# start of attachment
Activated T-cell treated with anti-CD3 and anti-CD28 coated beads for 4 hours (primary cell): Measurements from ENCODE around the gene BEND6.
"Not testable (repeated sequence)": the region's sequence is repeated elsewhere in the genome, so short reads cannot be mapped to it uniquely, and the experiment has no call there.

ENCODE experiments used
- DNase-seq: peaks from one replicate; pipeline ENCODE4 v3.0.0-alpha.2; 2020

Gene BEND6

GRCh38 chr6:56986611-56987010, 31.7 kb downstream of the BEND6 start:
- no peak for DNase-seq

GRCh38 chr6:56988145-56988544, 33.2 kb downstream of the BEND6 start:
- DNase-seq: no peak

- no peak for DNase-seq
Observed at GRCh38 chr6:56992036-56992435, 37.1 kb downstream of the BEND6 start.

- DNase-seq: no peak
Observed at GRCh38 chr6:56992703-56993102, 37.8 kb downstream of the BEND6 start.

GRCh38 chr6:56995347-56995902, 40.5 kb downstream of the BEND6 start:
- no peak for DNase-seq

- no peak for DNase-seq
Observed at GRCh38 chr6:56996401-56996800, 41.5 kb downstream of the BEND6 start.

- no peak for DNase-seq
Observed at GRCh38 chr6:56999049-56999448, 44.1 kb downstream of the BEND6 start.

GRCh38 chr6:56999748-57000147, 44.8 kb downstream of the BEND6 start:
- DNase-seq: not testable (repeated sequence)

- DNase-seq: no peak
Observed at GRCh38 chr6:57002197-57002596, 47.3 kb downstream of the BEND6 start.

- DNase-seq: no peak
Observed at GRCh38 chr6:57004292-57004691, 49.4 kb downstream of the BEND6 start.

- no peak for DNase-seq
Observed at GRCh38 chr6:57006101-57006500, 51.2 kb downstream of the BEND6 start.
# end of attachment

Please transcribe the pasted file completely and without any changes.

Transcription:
Activated T-cell treated with anti-CD3 and anti-CD28 coated beads for 4 hours (primary cell): Measurements from ENCODE around the gene BEND6.
"Not testable (repeated sequence)": the region's sequence is repeated elsewhere in the genome, so short reads cannot be mapped to it uniquely, and the experiment has no call there.

ENCODE experiments used
- DNase-seq: peaks from one replicate; pipeline ENCODE4 v3.0.0-alpha.2; 2020

Gene BEND6

GRCh38 chr6:56986611-56987010, 31.7 kb downstream of the BEND6 start:
- no peak for DNase-seq

GRCh38 chr6:56988145-56988544, 33.2 kb downstream of the BEND6 start:
- DNase-seq: no peak

- no peak for DNase-seq
Observed at GRCh38 chr6:56992036-56992435, 37.1 kb downstream of the BEND6 start.

- DNase-seq: no peak
Observed at GRCh38 chr6:56992703-56993102, 37.8 kb downstream of the BEND6 start.

GRCh38 chr6:56995347-56995902, 40.5 kb downstream of the BEND6 start:
- no peak for DNase-seq

- no peak for DNase-seq
Observed at GRCh38 chr6:56996401-56996800, 41.5 kb downstream of the BEND6 start.

- no peak for DNase-seq
Observed at GRCh38 chr6:56999049-56999448, 44.1 kb downstream of the BEND6 start.

GRCh38 chr6:56999748-57000147, 44.8 kb downstream of the BEND6 start:
- DNase-seq: not testable (repeated sequence)

- DNase-seq: no peak
Observed at GRCh38 chr6:57002197-57002596, 47.3 kb downstream of the BEND6 start.

- DNase-seq: no peak
Observed at GRCh38 chr6:57004292-57004691, 49.4 kb downstream of the BEND6 start.

- no peak for DNase-seq
Observed at GRCh38 chr6:57006101-57006500, 51.2 kb downstream of the BEND6 start.